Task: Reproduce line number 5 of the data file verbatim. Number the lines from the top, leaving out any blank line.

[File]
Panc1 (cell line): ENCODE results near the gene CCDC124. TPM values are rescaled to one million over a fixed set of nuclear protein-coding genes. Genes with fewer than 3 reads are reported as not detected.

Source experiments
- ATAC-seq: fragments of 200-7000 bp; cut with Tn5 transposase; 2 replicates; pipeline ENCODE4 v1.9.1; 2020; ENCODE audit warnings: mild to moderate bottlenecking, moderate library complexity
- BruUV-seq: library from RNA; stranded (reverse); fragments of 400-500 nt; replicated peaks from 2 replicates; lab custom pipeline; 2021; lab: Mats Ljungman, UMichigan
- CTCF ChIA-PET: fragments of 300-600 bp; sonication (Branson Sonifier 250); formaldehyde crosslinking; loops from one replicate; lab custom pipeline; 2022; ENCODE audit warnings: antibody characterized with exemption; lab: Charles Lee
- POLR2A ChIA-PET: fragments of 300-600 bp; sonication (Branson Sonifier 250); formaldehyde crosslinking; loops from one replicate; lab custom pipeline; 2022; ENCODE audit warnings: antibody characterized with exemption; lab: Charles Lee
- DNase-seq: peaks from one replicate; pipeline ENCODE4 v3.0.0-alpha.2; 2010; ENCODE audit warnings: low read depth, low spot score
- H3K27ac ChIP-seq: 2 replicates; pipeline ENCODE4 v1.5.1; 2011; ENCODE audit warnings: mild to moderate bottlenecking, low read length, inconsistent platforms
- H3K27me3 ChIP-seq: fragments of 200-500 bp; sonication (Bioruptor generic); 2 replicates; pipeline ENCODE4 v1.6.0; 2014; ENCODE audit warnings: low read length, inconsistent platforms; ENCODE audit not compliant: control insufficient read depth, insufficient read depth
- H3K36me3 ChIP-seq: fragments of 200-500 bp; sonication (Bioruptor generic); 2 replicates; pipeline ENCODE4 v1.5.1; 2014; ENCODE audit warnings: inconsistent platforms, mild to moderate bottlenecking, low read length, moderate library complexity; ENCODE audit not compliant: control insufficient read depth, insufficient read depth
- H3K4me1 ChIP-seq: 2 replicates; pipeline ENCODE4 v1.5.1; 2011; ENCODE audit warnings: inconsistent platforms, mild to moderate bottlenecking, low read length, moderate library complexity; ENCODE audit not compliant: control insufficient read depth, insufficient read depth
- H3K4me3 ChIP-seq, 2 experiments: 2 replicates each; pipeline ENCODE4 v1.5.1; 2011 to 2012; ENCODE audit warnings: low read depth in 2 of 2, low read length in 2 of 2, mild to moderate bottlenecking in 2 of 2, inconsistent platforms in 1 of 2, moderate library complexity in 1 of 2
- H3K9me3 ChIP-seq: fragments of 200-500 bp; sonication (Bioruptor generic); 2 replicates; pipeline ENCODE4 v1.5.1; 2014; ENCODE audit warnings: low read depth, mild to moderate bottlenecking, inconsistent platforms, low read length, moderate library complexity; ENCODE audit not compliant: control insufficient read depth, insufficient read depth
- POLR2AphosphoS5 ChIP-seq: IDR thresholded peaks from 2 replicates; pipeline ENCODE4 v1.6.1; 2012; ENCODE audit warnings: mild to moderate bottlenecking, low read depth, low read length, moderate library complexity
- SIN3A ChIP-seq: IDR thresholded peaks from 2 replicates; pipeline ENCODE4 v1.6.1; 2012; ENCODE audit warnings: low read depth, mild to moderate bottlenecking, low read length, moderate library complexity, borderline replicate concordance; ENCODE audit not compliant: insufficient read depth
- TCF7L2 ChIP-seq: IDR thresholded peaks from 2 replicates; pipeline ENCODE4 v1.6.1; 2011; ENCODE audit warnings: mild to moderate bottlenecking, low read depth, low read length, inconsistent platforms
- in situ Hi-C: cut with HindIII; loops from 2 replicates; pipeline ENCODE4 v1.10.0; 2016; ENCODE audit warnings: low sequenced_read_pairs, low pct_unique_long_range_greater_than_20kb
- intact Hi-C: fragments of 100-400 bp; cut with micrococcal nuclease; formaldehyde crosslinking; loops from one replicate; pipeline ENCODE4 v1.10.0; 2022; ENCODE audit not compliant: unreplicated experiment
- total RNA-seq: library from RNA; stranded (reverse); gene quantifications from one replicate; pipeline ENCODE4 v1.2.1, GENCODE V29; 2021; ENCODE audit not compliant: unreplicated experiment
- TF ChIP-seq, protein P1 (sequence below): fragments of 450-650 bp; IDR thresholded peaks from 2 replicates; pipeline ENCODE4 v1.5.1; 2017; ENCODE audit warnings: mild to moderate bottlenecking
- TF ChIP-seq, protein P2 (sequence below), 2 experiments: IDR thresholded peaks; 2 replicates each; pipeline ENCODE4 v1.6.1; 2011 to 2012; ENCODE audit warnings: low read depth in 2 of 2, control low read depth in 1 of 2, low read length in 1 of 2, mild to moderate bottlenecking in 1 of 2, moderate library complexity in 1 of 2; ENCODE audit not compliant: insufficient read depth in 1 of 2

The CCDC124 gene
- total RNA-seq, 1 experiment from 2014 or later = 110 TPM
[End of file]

- CTCF ChIA-PET: fragments of 300-600 bp; sonication (Branson Sonifier 250); formaldehyde crosslinking; loops from one replicate; lab custom pipeline; 2022; ENCODE audit warnings: antibody characterized with exemption; lab: Charles Lee